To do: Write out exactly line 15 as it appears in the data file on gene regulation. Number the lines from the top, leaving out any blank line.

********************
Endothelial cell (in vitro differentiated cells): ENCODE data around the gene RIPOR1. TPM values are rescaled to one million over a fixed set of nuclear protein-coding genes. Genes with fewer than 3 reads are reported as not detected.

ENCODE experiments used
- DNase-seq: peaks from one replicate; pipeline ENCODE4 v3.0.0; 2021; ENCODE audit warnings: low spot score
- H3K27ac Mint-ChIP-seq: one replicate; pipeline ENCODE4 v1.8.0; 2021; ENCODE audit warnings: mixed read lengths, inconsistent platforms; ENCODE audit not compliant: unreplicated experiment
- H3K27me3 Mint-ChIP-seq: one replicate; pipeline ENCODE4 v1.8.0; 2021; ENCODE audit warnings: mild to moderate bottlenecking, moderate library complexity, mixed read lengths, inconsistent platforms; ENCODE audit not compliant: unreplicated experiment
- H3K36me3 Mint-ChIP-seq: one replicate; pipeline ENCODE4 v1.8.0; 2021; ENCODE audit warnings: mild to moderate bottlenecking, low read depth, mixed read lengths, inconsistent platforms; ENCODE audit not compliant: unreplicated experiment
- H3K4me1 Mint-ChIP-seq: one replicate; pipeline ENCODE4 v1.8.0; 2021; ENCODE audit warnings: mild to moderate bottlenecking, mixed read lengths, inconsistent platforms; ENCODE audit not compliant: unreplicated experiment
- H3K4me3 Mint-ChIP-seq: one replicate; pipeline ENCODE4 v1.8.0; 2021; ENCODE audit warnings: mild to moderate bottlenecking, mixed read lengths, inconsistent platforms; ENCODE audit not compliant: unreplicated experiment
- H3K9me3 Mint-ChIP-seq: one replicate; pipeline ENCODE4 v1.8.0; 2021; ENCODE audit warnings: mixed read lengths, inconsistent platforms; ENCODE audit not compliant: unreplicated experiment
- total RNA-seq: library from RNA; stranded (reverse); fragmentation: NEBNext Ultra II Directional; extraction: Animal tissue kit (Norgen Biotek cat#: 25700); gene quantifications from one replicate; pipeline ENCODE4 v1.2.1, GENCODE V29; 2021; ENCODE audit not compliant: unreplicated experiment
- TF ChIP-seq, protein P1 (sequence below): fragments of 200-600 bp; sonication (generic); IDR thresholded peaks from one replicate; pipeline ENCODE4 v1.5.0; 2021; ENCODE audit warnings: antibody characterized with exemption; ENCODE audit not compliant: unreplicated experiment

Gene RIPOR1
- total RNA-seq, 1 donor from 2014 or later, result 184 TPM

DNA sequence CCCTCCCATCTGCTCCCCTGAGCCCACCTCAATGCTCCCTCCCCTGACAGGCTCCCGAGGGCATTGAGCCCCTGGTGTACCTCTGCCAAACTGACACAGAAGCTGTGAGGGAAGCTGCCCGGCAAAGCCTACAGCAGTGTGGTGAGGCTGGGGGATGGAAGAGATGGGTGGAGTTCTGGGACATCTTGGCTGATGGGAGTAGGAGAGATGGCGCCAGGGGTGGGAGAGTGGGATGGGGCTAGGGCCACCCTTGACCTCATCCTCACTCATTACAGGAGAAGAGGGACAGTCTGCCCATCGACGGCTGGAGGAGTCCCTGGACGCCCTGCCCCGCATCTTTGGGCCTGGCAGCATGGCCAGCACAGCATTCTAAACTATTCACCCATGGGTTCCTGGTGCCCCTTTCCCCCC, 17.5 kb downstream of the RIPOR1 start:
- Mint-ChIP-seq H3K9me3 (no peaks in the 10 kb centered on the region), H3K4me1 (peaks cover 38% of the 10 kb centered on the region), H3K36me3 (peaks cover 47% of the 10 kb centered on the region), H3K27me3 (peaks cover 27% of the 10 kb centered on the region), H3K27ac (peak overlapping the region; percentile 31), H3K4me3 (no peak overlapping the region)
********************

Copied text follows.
- Mint-ChIP-seq H3K9me3 (no peaks in the 10 kb centered on the region), H3K4me1 (peaks cover 38% of the 10 kb centered on the region), H3K36me3 (peaks cover 47% of the 10 kb centered on the region), H3K27me3 (peaks cover 27% of the 10 kb centered on the region), H3K27ac (peak overlapping the region; percentile 31), H3K4me3 (no peak overlapping the region)